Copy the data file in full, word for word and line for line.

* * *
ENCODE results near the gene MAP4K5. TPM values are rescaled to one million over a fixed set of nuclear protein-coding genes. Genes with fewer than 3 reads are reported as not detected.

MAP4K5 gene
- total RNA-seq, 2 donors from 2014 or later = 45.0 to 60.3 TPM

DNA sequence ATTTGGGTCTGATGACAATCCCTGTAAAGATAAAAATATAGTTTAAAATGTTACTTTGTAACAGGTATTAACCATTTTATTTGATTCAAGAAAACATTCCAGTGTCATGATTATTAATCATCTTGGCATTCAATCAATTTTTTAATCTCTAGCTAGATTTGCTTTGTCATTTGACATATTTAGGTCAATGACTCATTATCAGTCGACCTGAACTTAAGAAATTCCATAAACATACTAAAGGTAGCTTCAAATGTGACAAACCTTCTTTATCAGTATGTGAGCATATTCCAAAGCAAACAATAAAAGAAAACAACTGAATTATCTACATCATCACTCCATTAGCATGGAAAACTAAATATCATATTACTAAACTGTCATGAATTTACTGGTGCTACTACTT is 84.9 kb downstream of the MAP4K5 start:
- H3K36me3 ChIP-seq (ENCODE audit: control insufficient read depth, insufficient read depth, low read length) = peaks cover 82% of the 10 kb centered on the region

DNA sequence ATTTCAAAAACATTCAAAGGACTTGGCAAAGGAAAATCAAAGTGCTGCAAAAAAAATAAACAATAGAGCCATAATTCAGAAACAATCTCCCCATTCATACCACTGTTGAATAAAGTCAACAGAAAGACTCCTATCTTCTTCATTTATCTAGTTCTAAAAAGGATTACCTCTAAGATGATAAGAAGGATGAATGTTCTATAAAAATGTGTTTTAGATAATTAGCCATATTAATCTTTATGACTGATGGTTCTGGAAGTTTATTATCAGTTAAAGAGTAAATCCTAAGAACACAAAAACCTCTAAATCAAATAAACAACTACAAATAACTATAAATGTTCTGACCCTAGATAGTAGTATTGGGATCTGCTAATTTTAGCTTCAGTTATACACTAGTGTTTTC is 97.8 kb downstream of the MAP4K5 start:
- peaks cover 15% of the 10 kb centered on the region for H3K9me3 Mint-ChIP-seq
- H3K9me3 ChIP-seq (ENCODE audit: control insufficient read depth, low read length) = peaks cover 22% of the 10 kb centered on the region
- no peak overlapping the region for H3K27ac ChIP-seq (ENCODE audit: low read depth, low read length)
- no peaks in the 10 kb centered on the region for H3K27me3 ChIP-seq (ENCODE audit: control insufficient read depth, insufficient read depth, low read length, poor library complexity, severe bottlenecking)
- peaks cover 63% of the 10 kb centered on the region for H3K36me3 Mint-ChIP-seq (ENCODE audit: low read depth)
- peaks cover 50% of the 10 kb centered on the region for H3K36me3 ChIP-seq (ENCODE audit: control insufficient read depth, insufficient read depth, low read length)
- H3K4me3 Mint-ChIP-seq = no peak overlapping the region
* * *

ENCODE results near the gene MAP4K5. TPM values are rescaled to one million over a fixed set of nuclear protein-coding genes. Genes with fewer than 3 reads are reported as not detected.

MAP4K5 gene
- total RNA-seq, 2 donors from 2014 or later = 45.0 to 60.3 TPM

DNA sequence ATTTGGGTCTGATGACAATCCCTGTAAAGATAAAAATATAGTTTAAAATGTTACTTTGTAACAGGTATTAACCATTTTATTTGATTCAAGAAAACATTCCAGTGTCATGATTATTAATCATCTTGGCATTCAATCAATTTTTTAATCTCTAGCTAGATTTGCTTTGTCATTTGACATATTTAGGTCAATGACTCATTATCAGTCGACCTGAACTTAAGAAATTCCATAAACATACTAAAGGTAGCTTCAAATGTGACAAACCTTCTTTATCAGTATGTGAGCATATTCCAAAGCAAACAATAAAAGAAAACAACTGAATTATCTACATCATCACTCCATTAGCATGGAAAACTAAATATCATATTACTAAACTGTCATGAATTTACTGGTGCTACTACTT is 84.9 kb downstream of the MAP4K5 start:
- H3K36me3 ChIP-seq (ENCODE audit: control insufficient read depth, insufficient read depth, low read length) = peaks cover 82% of the 10 kb centered on the region

DNA sequence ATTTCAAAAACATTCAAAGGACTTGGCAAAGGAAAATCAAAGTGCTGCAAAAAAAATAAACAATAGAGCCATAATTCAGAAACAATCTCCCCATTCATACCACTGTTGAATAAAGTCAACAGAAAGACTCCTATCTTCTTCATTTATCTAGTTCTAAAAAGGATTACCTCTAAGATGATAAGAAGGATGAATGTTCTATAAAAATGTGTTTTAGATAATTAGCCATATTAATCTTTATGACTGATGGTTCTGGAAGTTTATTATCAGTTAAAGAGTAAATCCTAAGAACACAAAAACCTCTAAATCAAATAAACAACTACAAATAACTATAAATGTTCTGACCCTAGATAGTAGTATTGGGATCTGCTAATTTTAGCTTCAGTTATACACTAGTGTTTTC is 97.8 kb downstream of the MAP4K5 start:
- peaks cover 15% of the 10 kb centered on the region for H3K9me3 Mint-ChIP-seq
- H3K9me3 ChIP-seq (ENCODE audit: control insufficient read depth, low read length) = peaks cover 22% of the 10 kb centered on the region
- no peak overlapping the region for H3K27ac ChIP-seq (ENCODE audit: low read depth, low read length)
- no peaks in the 10 kb centered on the region for H3K27me3 ChIP-seq (ENCODE audit: control insufficient read depth, insufficient read depth, low read length, poor library complexity, severe bottlenecking)
- peaks cover 63% of the 10 kb centered on the region for H3K36me3 Mint-ChIP-seq (ENCODE audit: low read depth)
- peaks cover 50% of the 10 kb centered on the region for H3K36me3 ChIP-seq (ENCODE audit: control insufficient read depth, insufficient read depth, low read length)
- H3K4me3 Mint-ChIP-seq = no peak overlapping the region